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Now I've gone through all the village-ay, from
end to end, save and except one more house, But I haven't come to that-and I hope I never shall-and that's the village poor-house!
MEN once were surnamed for their shape or estate (You all may from history worm it),
There was Louis the Bulky, and Henry the Great, John Lackland, and Peter the Hermit:
But now, when the door-plates of misters and dames
Are read, each so constantly varies;
From the owner's trade, figure, and calling,
Seem given by the rule of contraries.
Mr. Wise is a dunce, Mr. King is a whig,
At Bath, where the feeble go more than the stout (A conduct well worthy of Nero),
Over poor Mr. Lightfoot, confined with the gout, Mr. Heavyside danced a bolero.
Miss Joy, wretched maid, when she chose Mr. Love,
She now holds in wedlock, as true as a dove,
Mr. Oldcastle dwells in a modern-built hut;
Old Mr. Younghusband's the starchest.
Mr. Child, in a passion, knock'd down Mr. Rock; Mr. Stone like an aspen-leaf shivers ;
Miss Poole used to dance, but she stands like a stock
Ever since she became Mrs. Rivers.
Mr. Swift hobbles onward, no mortal knows how,
He moves as though cords had entwined him;
Mr. Barker's as mute as a fish in the sea,
Mr. Penny, whose father was rolling in wealth,
Mr. Cruikshank stept into three thousand a year
Now I hope you'll acknowledge I've made it quite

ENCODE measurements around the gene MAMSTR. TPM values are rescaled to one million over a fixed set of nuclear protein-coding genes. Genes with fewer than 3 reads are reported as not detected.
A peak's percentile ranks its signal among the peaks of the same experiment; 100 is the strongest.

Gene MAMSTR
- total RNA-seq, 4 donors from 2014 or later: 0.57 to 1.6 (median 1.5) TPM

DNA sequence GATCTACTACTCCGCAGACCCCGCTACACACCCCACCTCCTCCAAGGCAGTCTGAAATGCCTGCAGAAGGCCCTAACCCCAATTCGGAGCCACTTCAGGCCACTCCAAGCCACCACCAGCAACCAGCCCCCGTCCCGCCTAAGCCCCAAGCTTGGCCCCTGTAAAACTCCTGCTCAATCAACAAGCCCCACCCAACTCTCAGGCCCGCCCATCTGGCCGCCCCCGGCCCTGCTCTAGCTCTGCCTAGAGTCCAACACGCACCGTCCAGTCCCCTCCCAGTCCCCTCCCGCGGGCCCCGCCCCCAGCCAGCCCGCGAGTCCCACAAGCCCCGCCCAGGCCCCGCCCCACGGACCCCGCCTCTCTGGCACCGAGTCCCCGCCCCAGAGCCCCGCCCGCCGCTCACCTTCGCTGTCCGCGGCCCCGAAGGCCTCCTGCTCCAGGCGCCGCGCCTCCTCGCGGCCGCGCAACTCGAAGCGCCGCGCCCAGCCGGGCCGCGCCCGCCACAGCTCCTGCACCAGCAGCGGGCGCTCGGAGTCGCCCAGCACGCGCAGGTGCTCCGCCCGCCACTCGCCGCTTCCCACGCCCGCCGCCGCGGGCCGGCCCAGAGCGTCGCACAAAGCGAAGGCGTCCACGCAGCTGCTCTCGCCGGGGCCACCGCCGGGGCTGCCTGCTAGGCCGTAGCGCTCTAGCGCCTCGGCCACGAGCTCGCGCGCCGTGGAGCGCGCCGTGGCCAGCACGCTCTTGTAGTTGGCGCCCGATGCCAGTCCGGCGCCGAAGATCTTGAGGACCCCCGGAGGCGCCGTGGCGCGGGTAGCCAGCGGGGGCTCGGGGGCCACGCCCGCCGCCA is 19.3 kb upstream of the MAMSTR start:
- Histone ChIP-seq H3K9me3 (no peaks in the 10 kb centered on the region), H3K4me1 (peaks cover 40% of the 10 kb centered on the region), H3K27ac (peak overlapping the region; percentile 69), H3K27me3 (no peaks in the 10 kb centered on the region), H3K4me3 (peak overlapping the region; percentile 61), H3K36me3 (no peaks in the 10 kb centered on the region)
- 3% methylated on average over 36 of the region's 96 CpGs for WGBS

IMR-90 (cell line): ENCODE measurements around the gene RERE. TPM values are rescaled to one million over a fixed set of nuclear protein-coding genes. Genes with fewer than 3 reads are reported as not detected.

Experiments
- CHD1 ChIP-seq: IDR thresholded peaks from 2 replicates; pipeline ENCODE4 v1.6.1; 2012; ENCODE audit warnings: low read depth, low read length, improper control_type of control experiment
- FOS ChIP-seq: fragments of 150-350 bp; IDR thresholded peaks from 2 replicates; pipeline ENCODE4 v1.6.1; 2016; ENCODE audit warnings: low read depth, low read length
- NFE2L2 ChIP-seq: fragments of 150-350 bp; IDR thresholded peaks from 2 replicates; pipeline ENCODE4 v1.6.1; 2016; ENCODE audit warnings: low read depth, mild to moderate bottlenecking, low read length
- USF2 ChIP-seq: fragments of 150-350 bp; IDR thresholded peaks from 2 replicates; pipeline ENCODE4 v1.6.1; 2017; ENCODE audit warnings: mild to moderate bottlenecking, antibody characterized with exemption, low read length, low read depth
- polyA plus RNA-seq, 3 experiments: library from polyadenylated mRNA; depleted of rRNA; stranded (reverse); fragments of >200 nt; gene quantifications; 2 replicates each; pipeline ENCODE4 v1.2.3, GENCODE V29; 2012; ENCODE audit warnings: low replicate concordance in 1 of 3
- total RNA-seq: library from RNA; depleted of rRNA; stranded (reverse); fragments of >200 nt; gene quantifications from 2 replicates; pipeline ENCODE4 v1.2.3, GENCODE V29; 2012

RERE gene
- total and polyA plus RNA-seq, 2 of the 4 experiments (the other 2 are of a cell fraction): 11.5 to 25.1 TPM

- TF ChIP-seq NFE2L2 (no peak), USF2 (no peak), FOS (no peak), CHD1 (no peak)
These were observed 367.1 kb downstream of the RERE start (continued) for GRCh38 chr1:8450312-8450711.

Surnames ever go by contrarics.
The Old Man in the
THERE was an old man who liv'd in a wood,
As you shall plainly see,
He thought he could do more work in one day Than his wife could do in three.
"With all my heart," the old woman said,
"And if you will allow,
You shall stay at home to-day,
And you must milk Tiny the cow,
And you must feed the little pigs
That are within the sty;
"And you must watch the speckled hen,
Lest she should go astray;
Not forgetting the spool of yarn
That I spin every day.”
The old woman took her stick in her hand,
But Tiny she winced, and Tiny she flinch'd, And Tiny she toss'd her nose;
And Tiny gave him a kick on the shin,
Till the blood ran down to his toes.
And a "Ho, Tiny!" and a "Lo, Tiny!"
And then he went to feed the pigs
He knock'd his nose against the shed,
And then he watch'd the speckled hen,
But he quite forgot the spool of yarn
And when the old woman came home at night,
That his wife could do more work in a day
Than he could do in three.
And when he saw how well she plough'd,
And made the furrows even,
Said his wife could do more work in a day
King John and the Abbot.
PART THE FIRST.
AN ancient story Ile tell you anon
Of a notable prince, that was called King John; And he ruled England with maine and with might, For he did great wrong, and maintein'd little right
And Ile tell you a story, a story so merrye,
An hundred men the king did heare say,
“How now, father abbot, I heare it of thee,
"My liege," quo' the abbot, "would it were knowne,
I spend not a piece, but what is my owne;
"Yes, yes, father abbot, thy fault it is high,
"And first," quo' the king, "when I'm in this stead,
With my crowne of golde so faire on my head,
Among all my liege-men so noble of birthe,
Thou must tell me to one penny what I am worthe.
'Secondlye, tell me, without any doubt,
How soone I may ride the whole world about.